Commercial finance is at the heart of industry and commerce and has a strong focus on consumer transactions. Sectors such as retail, manufacturing, fast-moving consumer goods and leisure employ commercial finance managers to analyse the performance of their products or services and make recommendations to maximize profits. A finance manager might focus on one specific product or offer broader strategic advice to drive the whole business forward, depending on their level of expertise and the nature of the organisation.
The role involves creating the best possible financial controls and structures to enable non-finance functions such as sales, marketing and circulation to streamline their expenditure and make well-informed business decisions. Commercial finance managers might also recomend a price for the product or service, which entails finding a balance between attracting consumers and making a sufficient profit. Other responsibilities include tracking and analysing sales performances against targets and highlighting any variances, forecasting future profits and developing new products and promotions.
Training, qualifying and responsibility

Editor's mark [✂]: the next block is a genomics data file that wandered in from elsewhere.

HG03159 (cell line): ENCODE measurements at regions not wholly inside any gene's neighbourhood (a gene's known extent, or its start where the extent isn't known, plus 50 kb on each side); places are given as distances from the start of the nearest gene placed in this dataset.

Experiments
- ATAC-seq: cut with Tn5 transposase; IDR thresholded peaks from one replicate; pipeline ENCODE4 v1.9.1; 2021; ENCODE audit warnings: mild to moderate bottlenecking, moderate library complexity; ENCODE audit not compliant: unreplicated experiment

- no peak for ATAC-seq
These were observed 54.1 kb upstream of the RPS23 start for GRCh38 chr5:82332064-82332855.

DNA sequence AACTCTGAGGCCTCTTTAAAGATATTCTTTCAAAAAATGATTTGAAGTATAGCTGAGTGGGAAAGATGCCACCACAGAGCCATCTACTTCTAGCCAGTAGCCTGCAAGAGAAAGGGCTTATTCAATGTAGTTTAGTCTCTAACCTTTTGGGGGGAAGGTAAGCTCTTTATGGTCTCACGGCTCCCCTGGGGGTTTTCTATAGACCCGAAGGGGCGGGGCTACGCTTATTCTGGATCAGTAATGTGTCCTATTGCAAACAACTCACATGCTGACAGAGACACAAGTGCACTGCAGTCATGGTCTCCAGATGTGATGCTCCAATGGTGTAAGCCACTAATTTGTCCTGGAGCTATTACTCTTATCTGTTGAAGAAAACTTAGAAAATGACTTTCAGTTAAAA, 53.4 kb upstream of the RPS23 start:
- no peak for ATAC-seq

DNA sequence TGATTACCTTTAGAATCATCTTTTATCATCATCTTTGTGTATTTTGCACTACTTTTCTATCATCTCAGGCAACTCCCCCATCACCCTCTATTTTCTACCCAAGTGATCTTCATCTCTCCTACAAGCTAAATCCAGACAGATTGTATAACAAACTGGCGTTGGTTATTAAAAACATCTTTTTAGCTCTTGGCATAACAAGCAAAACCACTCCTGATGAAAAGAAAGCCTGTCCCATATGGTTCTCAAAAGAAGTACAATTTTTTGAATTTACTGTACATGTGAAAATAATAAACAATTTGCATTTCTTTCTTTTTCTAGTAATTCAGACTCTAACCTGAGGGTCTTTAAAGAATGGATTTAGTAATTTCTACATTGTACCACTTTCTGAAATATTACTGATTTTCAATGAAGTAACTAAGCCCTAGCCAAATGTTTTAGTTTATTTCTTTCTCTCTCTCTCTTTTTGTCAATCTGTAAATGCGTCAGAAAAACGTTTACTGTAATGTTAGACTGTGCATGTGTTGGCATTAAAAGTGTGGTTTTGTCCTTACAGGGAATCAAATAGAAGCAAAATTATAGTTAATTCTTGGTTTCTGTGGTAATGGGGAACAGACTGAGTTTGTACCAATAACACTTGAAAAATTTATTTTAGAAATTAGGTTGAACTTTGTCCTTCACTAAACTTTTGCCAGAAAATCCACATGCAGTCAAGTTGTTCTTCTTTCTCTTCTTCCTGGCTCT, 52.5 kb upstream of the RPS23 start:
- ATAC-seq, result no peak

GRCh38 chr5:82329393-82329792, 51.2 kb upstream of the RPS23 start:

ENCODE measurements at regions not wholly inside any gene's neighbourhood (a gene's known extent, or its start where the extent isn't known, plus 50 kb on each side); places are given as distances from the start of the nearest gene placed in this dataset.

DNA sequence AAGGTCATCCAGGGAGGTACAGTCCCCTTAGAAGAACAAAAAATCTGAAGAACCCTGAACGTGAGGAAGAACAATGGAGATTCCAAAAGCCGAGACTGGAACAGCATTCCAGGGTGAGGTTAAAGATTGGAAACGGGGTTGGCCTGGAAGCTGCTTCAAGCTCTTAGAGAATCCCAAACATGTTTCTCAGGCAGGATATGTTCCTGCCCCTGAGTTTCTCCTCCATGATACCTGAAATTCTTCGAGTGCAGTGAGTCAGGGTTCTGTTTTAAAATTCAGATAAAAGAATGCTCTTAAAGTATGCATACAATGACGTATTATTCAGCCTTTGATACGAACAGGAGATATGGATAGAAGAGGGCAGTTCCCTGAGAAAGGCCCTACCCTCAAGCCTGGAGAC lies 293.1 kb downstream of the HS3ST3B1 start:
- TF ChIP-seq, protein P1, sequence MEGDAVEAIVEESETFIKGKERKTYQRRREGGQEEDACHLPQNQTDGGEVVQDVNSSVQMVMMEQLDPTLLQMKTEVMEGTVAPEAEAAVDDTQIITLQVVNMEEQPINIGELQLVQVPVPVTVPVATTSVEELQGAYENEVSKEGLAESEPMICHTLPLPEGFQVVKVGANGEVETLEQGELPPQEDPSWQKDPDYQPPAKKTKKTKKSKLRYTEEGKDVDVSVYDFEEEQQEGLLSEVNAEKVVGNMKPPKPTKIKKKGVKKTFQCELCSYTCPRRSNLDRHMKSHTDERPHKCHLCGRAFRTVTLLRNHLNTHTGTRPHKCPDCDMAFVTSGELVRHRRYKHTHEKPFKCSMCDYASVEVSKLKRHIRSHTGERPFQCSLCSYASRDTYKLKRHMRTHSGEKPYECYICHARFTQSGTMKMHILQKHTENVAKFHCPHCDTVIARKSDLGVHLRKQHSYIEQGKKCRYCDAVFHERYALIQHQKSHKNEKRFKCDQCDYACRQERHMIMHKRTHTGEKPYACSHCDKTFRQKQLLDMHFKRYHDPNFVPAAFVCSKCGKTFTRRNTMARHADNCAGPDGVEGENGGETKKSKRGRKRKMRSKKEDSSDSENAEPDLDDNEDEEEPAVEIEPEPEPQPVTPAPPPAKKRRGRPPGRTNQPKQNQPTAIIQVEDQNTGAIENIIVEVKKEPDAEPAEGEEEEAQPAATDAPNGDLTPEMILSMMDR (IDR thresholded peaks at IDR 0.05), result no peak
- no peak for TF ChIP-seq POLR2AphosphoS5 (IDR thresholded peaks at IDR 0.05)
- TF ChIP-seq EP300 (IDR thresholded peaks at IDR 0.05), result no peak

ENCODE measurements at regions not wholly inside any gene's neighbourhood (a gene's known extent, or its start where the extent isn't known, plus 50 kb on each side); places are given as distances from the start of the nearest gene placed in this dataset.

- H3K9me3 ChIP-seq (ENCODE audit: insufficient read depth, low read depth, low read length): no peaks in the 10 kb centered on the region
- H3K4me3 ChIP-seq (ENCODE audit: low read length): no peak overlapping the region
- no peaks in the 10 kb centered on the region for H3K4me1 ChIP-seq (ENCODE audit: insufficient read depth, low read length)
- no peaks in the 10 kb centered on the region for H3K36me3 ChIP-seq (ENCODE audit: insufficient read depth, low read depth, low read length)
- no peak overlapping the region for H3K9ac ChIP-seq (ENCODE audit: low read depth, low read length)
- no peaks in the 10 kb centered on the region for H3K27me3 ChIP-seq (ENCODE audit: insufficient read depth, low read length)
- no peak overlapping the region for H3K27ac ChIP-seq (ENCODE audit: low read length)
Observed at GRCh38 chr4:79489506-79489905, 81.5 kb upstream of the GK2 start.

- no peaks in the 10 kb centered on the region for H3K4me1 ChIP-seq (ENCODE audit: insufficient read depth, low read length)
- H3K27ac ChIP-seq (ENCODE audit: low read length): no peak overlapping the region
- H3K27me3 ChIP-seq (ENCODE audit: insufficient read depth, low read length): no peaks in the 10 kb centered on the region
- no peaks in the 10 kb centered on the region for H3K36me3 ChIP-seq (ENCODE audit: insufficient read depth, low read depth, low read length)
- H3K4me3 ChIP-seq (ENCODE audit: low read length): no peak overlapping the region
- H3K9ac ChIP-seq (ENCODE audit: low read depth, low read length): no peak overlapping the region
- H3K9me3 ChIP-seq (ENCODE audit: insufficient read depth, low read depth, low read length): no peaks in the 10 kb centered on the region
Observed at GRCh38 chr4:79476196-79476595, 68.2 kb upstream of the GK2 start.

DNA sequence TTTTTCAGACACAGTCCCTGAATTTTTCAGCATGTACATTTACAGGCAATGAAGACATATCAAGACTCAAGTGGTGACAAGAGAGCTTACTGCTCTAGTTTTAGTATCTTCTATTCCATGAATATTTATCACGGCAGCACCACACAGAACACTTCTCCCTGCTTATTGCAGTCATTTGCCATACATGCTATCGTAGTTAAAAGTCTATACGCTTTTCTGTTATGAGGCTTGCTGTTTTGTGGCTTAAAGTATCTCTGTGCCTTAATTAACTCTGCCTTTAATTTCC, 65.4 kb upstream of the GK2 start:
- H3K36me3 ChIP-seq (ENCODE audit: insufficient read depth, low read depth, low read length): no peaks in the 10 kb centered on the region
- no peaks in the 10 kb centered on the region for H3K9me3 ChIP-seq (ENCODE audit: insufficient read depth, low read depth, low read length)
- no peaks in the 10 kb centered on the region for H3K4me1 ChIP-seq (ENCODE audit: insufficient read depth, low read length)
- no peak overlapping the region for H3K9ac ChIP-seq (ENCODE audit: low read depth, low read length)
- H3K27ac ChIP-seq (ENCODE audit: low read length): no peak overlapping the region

Most graduates join a training programme in industry and commerce where you can gain a professional accountancy qualification while developing your skills in management, persuasion and communication. You are likely to be given a fair amount of responsibility from the start, such as advising on financial controls and providing appropriate information and analysis to help colleagues make key decisions.
Key skills required for graduates
The call for business awareness is self evident in commercial finance and the ability to communicate in a team environment, particularly with non-finance colleagues, is also very important. Strong analytical skills and attention to detail are needed to evaluate figures effectively and any experience in a commercial environment will help demonstrate your understanding of industry.
Best and worst of commercial finance
Commercial finance will give you a valuable springboard from which to launch a career in management: you’ll gain a good understanding of how business works and a lot of exposure to your chosen sector. However, you will need to be prepared for a pressured environment where every decision is reflected in daily sales reports.